Personal income in the US was up YOY through April and May, and asset prices have recovered quickly. There has not been such a loss to net worth, and when added to the fact that monetary and fiscal stimulus dwarfs what we have seen in any prior peacetime period means money supply is increasing, fast.

Source: Bloomberg

Neo-Keynesian economists would argue that this increase is still not inflationary with an output gap, there needs to be cost push-from wages, which looks unlikely given employment conditions. One might be forgiven for assuming that the bond market must be exclusively populated by neo-Keynesians, given where yields are trading currently.

Monetarists, on the other hand, see inflation in terms of how much the growth in money supply exceeds the growth in the real level of GDP, in other words whether more money is being created to chase a fairly fixed, or at least slow and linearly growing, amount of goods.

There is now 23% growth in the money supply concurrent with a short term drop in CPI, one is likely to have to give. It should be noted that it is relatively easier to raise prices than to get rid of money, which would require Quantitative Tightening (highly unlikely), or a loan loss collapse larger than 2008.

Is this what is driving gold higher?

Gold does serve as an inflation hedge, but it is slightly more nuanced than that; the gold price is closely linked to real yields in the sense that real yields are an opportunity cost to holding gold, normally.

Into the 2020s huge deficits have been carried, and the Fed have made it very clear that rates are being held at zero for the foreseeable future. The usual opportunity cost of holding gold as an inflation hedge could turn out to be just an opportunity if inflation ticks up and real yields fall further into negative territory. Gold could well have further to run.

Source: Bloomberg


Disclaimer

– This document has been issued and approved as a financial promotion by Fortem Capital Limited for the purpose of section 21 of the Financial Services and Markets Acts 2000. Fortem Capital Limited registration number 10042702 is authorised and regulated by the Financial Conduct Authority under firm reference number 755370.
– This document is intended for Professional Investors, Institutional Clients and Advisors and should not be communicated to any other person.
– The information has been prepared solely for information purposes only and is not an offer or solicitation of an offer to buy or sell the product.
– Data is sourced from Fortem Capital Limited and external sources. The data is as at the date of this document and has been reviewed by Fortem Capital Limited.
– Information, including prices, analytical data and opinions contained within this document are believed to be correct, accurate and derived from reliable sources as at the date of the document. However, no representation or warranty, expressed or implied is made as to the correctness, accuracy or validity of such information.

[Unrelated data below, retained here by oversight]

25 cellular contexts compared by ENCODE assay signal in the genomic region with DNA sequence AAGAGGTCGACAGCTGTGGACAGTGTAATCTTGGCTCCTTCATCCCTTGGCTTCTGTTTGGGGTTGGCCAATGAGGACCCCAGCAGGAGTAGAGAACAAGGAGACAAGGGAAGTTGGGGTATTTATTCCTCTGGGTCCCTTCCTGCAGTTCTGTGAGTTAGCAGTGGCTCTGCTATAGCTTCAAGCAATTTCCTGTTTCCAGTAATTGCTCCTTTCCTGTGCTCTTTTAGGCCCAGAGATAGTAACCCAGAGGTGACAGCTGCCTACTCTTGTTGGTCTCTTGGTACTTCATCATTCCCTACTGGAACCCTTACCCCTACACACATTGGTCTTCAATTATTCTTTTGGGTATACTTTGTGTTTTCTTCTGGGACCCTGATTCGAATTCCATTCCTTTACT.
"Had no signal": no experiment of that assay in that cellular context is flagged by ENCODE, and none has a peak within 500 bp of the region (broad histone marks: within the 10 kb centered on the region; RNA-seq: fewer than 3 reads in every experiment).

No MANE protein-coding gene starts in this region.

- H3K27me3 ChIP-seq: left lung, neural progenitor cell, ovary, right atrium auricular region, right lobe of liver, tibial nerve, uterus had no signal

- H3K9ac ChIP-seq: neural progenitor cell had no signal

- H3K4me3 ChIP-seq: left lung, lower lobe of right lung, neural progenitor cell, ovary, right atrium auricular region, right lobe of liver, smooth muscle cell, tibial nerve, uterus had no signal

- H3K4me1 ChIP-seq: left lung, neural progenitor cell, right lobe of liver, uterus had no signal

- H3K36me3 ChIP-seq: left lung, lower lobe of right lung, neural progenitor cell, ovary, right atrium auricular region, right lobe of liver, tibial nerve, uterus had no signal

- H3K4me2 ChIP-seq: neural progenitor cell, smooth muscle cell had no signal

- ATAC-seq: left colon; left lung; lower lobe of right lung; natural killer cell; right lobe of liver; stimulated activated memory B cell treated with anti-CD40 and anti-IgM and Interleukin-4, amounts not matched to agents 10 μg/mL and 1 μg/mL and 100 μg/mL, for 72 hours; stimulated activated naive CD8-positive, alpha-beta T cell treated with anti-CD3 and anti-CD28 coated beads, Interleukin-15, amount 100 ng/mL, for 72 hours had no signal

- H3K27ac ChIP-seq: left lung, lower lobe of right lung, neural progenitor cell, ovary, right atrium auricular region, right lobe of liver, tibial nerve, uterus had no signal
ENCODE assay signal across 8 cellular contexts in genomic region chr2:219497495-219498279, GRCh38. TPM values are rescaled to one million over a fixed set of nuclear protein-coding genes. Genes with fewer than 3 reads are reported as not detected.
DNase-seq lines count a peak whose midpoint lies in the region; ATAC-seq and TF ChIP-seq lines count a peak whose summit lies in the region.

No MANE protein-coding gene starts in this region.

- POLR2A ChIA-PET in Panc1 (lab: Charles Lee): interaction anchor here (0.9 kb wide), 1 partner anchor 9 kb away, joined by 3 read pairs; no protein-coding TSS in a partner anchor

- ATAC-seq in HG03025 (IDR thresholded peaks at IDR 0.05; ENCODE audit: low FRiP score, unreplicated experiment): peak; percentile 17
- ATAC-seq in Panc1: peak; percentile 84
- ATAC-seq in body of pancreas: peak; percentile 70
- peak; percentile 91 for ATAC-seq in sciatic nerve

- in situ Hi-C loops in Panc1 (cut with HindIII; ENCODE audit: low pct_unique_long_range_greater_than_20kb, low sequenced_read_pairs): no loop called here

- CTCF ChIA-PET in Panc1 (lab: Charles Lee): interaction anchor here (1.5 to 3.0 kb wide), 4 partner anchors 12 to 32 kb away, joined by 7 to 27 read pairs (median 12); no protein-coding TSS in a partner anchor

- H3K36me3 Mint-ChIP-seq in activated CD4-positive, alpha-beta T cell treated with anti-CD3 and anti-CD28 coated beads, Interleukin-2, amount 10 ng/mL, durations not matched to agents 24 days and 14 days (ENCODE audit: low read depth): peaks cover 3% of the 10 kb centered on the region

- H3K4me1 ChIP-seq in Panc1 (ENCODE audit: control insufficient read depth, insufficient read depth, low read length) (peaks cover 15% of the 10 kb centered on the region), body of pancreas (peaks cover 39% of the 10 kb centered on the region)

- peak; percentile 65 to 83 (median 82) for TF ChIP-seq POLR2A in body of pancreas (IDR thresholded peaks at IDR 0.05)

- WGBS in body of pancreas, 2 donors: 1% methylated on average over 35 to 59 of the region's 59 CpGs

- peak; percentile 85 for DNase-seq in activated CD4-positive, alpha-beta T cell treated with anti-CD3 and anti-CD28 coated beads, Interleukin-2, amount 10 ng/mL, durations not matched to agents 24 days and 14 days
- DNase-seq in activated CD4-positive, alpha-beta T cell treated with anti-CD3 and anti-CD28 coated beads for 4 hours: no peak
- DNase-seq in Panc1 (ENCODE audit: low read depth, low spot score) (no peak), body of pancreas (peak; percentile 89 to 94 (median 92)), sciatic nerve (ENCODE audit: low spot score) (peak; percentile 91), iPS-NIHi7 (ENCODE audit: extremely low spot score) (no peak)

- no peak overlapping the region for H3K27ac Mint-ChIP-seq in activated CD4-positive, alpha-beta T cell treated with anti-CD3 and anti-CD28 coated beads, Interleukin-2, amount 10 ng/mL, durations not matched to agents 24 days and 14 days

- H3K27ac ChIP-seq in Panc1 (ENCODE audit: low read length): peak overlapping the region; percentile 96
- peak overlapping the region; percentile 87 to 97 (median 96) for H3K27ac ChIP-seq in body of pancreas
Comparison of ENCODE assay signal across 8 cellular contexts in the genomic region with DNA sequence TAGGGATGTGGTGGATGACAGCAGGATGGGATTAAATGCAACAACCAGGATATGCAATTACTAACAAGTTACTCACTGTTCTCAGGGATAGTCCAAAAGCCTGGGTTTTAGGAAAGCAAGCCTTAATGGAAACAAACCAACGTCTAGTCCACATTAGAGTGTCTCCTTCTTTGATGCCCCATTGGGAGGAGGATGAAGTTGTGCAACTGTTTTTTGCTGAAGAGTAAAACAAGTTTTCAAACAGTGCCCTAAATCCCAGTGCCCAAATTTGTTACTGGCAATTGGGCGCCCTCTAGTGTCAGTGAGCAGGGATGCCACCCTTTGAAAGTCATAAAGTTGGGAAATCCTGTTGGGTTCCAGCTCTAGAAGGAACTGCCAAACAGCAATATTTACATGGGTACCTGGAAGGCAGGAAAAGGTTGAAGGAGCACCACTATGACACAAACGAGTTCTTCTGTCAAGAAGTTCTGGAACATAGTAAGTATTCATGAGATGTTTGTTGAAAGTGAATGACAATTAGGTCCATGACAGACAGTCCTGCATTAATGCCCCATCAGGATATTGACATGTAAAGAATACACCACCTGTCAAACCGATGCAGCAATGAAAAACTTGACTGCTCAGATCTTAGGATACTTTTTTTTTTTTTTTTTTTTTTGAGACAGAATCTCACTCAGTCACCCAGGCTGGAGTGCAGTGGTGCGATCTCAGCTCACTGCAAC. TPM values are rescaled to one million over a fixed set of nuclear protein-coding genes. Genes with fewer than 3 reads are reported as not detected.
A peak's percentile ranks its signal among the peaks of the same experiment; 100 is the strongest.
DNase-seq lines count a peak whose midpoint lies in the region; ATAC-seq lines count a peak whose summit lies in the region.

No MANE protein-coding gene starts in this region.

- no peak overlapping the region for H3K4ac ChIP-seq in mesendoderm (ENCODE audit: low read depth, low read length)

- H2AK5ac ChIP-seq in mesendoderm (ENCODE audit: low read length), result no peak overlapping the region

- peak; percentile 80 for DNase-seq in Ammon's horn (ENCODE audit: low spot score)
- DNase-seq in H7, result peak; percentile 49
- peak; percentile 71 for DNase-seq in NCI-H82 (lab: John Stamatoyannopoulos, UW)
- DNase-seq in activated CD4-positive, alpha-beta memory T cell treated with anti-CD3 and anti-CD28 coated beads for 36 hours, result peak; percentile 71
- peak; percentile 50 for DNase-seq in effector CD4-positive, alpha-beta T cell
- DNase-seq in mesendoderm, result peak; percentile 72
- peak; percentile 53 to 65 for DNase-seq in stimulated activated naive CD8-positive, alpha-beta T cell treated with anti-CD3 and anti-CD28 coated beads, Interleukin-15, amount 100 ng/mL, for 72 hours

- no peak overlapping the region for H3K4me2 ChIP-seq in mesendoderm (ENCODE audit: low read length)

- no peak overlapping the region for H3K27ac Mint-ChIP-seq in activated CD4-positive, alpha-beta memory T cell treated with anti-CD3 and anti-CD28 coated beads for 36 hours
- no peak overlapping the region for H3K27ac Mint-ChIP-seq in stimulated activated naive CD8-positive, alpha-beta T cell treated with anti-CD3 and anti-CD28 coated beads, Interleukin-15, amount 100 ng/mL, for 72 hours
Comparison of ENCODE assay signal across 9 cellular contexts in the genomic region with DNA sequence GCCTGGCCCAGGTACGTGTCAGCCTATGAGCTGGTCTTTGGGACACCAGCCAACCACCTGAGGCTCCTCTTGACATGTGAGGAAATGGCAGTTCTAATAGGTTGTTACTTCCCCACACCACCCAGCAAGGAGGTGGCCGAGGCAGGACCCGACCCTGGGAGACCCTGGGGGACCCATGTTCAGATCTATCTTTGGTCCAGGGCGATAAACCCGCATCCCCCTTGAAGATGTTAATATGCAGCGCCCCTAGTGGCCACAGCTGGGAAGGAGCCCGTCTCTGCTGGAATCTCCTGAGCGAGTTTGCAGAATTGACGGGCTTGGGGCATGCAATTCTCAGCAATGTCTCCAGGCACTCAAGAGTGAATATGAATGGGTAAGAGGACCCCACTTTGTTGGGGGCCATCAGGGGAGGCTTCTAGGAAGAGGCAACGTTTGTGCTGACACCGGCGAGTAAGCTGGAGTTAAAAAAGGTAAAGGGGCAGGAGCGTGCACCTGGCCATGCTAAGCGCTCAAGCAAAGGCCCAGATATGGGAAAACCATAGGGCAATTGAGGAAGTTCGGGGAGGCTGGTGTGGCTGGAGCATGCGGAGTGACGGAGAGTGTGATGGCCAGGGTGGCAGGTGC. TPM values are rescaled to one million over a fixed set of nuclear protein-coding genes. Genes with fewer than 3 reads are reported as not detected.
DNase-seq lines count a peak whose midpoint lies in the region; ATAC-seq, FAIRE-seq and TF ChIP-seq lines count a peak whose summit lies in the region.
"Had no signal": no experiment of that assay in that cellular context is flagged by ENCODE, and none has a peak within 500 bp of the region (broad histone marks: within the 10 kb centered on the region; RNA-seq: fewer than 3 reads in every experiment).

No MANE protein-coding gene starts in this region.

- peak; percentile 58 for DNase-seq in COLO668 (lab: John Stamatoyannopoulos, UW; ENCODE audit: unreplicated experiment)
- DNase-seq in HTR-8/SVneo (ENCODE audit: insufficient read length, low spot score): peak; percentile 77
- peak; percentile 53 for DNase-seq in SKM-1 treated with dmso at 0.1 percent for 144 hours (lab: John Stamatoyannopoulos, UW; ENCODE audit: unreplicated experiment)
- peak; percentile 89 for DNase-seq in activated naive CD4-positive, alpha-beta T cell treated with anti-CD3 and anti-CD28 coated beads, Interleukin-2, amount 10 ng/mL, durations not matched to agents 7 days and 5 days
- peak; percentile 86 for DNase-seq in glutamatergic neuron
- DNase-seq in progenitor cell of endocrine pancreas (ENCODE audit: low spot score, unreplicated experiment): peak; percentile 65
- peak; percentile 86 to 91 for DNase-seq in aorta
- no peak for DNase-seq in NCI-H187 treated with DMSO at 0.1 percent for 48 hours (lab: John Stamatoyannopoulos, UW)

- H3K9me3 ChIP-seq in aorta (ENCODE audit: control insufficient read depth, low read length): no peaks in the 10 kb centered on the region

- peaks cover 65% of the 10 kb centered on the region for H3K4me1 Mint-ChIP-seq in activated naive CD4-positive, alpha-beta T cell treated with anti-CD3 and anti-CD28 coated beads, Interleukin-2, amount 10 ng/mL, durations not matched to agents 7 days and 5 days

– Fortem Capital Limited assumes no responsibility or

liability for any errors, omissions or inaccuracy with respect to the information contained within this document.
– All price and analytical data included in this document is intended for indicative purposes only and is as at the date of the document.
– The information within this document does not take into account the specific investment objective or financial situation of any person. Investors should refer to the final documentation and any prospectus to ascertain all of the risks and terms associated with these securities and seek independent advice, where necessary, before making any decision to buy or sell.
– The product may not be offered, sold, transferred or delivered directly or indirectly in the United States to, or for the account or benefit of, any U.S. Person.
– The Fortem Capital Progressive Growth Fund is a Sub-Fund of Skyline, an open-ended investment company with variable capital incorporated on 1 June 2010 with limited liability under the laws of Ireland with segregated liability between Funds. The Company is authorised in Ireland by the Central Bank of Ireland pursuant to the UCITS Regulations.

By Changing Nothing, Nothing Changes

Get Him to the Greek

For Professional investors only

By Changing Nothing, Nothing Changes


‘The measure of intelligence is the ability to change.’ – Albert Einstein

‘The price of doing the same old thing is far higher than the price of change.’ – Bill Clinton

‘You’re afraid of change. I don’t know the future. I didn’t come here to tell you how this is going to end. I came to tell you how it’s going to begin’ – Neo, The Matrix

‘You miss 100% of the shots you never take.’ – Wayne Gretzky


Change is a funny thing.

Sudden and drastic change can challenge the human psyche’s perception of self-determination and control. The importance of that perception is no better illustrated than by self-determination being a cardinal principal of modern international law, a jus cogens rule, from which no derogation is tolerated.

The world is currently experiencing its biggest change in a generation. Individuals’ relationships with their surroundings, with governments, and with each other have changed immeasurably, and likely permanently. As far as democracies are concerned, curfews and lockdowns were previously the stuff of Orwellian myth; he continues to look prophetical.